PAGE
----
Fashion is big. In this country it is a huge part of our economy and last year contributed £32 billion to UK GDP, a figure that is set to rise this year.
Fashion is a major employer here, employing 890,000 people, meaning it is almost as big as the financial sector. British fashion also has a reputation for being brilliantly original as well as having a strong history of tradition, with iconoclastic designers such as Vivienne Westwood and longstanding fashion houses such as Burberry.
We have a lot to be proud of. But before we get too full of ourselves, which isn’t really a British character trait, let’s remember fashion is a huge polluter, being the second most polluting industry on the planet.
Any creative magazine could fill its pages with the huge amount of gorgeous and hideous, colourful, and monochrome, patterned and plain, flimsy and structured, cool and hot fashion items on our catwalks, in our stores and all over the internet. In short, when it comes to fashion trends, UK is the style leader.
And one of our iconic designers who really epitomises what it is to be British is Mary Quant, who is being celebrated at an exhibition at London’s Victoria and Albert Museum until 16 February 2020.
Dame Barbara Mary Quant became THE fashion icon of the 1960s.
There were many signatures to her style, including miniskirts, hot pants, bright colours, synthetic fabrics and simple silhouettes. Her motto is: “The fashionable woman wears clothes. The clothes don’t wear her.”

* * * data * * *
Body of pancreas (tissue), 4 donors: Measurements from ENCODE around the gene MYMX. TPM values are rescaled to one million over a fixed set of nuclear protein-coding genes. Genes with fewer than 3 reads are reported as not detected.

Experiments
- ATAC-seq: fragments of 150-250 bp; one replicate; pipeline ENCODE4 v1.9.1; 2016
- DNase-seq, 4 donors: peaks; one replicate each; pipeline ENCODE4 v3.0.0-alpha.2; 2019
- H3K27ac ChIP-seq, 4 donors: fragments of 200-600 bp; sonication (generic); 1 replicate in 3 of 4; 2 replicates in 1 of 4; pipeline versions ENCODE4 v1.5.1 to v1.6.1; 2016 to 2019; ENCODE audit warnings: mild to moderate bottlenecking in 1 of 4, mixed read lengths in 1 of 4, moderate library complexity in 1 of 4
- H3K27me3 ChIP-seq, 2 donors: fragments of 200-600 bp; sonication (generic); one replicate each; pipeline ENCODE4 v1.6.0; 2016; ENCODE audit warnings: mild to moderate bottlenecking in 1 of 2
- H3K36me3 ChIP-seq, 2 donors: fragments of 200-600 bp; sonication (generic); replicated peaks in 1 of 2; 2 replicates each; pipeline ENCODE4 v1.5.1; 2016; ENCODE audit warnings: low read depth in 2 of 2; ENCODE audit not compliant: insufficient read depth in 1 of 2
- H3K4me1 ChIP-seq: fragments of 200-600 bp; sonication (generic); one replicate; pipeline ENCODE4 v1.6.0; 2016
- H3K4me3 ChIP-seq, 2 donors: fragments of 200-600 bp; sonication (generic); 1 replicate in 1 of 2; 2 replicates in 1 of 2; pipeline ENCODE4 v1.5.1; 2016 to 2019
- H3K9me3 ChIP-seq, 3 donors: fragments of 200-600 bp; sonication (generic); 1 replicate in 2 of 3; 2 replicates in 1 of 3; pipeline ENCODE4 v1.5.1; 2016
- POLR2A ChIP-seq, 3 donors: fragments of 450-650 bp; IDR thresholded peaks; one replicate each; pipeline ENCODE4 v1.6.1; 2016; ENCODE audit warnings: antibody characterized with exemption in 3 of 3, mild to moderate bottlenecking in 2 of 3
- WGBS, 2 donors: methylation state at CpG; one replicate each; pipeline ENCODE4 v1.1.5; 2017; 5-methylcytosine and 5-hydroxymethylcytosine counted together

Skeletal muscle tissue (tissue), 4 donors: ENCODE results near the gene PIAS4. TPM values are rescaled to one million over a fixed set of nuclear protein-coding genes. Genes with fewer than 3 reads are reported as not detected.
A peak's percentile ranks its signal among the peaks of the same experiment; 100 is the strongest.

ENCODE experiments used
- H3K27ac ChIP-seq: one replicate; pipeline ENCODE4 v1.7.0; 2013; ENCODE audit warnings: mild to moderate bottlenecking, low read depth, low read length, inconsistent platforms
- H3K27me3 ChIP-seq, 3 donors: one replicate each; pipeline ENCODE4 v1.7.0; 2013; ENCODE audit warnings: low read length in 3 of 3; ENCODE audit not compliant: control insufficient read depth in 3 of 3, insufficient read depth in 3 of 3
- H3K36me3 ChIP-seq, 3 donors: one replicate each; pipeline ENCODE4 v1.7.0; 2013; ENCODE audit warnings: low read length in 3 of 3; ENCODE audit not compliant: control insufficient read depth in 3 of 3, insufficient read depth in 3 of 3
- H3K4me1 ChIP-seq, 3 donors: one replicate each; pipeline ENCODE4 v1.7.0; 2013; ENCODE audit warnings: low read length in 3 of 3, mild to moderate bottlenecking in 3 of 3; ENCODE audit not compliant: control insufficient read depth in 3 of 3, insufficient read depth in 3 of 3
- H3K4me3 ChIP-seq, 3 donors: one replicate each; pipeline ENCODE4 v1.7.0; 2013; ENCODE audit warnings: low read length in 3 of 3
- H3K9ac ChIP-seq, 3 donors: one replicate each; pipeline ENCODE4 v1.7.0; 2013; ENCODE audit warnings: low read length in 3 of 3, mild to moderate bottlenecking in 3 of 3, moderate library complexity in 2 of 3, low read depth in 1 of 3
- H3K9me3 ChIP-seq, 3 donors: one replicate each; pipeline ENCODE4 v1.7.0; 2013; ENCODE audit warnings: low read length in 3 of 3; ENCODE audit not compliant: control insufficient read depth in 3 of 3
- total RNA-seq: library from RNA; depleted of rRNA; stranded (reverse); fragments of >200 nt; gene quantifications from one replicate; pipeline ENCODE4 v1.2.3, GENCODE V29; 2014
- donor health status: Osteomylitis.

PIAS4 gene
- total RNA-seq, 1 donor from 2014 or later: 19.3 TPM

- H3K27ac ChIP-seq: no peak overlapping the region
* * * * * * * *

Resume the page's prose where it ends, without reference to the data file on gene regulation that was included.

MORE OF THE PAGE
When I went to the V&A show I realised how many of my own clothes are Quant-esque, including a green top (pictured), which has a zip detail which many of Quant’s clothes have too.
The problem with being original in fashion is that other people are going to copy you, and much of today’s sports fashions in particular have obviously been influenced by the designs of Mary Quant that go back to the 1960s.
A lot of ads these days, as they probably always have, plagiarise, sorry, are ‘influenced and inspired by’ creative geniuses from other fields, from fashion though to film.
If ad creatives were so brilliant that they could always be completely original, then would they still be working in advertising? Or would they be creating the works of art that other marketing people would copy?
Copying the work of creative geniuses and bringing it to the masses is part of what great creatives do. That is not to say that advertising creatives aren’t brilliantly talented, because they are. And part of that talent is recognising the genius of others and using it. Geniuses such as Mary Quant.
Mary Quant is now 85 years old, which is no age these days. As for her fashions, they seem to be completely ageless.